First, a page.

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Teichert, Sebastian and Nützel, Alexander (2015): Early Jurassic anoxia triggered the evolution of the oldest holoplanktonic gastropod Coelodiscus minutus by means of heterochrony. In: Acta Palaeontologica Polonica, Vol. 60, No. 2: pp. 269-276 [PDF, 633kB]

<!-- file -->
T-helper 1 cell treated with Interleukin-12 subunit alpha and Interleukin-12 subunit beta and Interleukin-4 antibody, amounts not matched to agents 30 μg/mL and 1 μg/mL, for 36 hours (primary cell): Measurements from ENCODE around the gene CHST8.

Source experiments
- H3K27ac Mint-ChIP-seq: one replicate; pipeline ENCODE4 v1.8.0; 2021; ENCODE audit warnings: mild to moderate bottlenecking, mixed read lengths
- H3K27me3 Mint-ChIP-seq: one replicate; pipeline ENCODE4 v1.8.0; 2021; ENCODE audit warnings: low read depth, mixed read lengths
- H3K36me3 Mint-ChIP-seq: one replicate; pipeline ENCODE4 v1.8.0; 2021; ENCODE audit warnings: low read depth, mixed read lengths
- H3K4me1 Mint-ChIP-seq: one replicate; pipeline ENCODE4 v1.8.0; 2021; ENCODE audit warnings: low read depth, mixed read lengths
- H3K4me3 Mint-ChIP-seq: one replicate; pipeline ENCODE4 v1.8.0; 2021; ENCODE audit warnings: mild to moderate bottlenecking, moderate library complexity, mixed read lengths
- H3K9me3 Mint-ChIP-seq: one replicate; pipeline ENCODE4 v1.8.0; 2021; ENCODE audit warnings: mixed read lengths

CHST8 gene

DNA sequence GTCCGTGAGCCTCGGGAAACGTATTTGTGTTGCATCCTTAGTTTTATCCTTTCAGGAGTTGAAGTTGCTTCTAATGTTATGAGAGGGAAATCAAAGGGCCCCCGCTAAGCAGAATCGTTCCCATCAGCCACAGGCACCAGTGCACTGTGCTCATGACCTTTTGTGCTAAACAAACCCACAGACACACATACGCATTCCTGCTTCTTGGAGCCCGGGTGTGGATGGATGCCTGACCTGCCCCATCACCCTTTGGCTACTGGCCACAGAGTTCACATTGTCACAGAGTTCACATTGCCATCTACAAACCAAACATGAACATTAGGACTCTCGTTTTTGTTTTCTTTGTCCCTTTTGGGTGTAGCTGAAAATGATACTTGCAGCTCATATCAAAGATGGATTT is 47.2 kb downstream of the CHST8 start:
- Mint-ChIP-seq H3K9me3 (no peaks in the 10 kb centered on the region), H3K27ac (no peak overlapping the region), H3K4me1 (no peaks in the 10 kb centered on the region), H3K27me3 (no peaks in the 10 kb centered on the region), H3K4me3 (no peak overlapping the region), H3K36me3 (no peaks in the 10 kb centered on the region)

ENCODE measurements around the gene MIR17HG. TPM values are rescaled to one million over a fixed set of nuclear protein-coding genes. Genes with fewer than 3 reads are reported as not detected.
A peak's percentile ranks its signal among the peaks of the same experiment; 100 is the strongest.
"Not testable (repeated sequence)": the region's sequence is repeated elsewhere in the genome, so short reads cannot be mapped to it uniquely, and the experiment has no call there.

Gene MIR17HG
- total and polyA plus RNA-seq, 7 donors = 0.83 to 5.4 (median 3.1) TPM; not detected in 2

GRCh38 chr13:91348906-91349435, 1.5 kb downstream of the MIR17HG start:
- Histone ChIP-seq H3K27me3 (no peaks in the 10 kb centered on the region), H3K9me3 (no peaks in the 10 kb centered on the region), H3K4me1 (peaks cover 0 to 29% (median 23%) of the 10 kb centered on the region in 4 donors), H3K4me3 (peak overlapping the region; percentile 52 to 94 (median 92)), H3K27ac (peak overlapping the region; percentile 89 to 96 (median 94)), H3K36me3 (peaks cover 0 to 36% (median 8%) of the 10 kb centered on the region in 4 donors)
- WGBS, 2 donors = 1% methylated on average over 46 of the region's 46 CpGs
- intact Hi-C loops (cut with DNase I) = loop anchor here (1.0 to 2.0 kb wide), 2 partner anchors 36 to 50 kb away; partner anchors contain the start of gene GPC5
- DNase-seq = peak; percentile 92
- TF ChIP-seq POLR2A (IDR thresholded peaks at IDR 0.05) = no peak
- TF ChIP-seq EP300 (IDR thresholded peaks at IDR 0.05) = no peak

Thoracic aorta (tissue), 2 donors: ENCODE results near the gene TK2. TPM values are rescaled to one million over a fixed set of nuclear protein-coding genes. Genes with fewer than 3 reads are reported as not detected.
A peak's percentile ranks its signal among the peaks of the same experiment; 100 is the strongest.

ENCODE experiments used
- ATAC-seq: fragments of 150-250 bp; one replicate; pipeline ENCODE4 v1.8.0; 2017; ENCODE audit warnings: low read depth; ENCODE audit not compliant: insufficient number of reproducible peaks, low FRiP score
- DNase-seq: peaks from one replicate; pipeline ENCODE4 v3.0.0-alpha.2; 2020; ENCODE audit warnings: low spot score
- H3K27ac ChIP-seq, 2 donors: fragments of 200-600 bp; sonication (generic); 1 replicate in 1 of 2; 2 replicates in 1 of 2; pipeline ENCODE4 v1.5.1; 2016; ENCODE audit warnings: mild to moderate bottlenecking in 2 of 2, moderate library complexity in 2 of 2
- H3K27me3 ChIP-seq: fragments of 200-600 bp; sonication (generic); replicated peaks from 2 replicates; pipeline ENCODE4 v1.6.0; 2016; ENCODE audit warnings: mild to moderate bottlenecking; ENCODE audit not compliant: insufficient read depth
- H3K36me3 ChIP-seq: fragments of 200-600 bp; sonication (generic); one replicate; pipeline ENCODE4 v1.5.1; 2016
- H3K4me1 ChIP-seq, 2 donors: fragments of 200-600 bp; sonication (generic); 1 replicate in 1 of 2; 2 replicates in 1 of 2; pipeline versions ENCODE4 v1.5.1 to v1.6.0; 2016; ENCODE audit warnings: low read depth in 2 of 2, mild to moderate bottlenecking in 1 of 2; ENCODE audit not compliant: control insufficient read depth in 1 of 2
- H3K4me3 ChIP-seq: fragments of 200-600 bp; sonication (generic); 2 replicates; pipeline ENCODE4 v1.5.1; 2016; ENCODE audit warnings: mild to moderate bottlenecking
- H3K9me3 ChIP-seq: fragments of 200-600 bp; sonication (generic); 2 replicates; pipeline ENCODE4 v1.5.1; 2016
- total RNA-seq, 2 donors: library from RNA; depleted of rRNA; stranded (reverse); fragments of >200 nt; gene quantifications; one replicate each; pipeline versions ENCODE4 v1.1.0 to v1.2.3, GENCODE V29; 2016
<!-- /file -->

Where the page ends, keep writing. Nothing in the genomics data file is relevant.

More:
The tiny gastropod Coelodiscus minutus is superabundant in concretions of the Early Jurassic Posidonia Shale of South Germany which were formed under anoxic or extremely dysoxic conditions. Previous suggestions that C. minutus was a holoplanktonic organism are corroborated based on new evidence from exceptionally well-preserved specimens. The measurements of shell thickness show that the shell of Coelodiscus is very thin (mean 11 mu m). In contrast to previous suggestions, the shell of Coelodiscus was not formed in three ontogenetic phases (embryonic, larval and adult shell) but in two phases comprising an embryonic and a secondary shell, the latter forming during an extended larval phase. Hostile conditions on the sea floor, absence or extreme scarcity of epibenthic animals as well as the small size also argue against a benthic life style of this gastropod. Coelodiscus minutus is the oldest known holoplanktonic gastropod. We speculate that Coelodiscus evolved during the Early Jurassic from a benthic precursor, which had a planktotrophic larval development. Probably under the influence of increasing frequency of dysoxic episodes along with hostile benthic conditions, the larval phase was extended neotenously and eventually, a holoplanktonic species evolved. During the Early Toarcian anoxic event, C. minutus was highly abundant in the plankton and dead shells rained down to the anoxic or dysoxic sea bottom. These thin and fragile shells formed an ooze similar to the pteropod ooze in the modern deep sea. The shells were preserved due to the absence or low level of deposit feeding and bioturbation as well as the formation of early diagenetic concretions.

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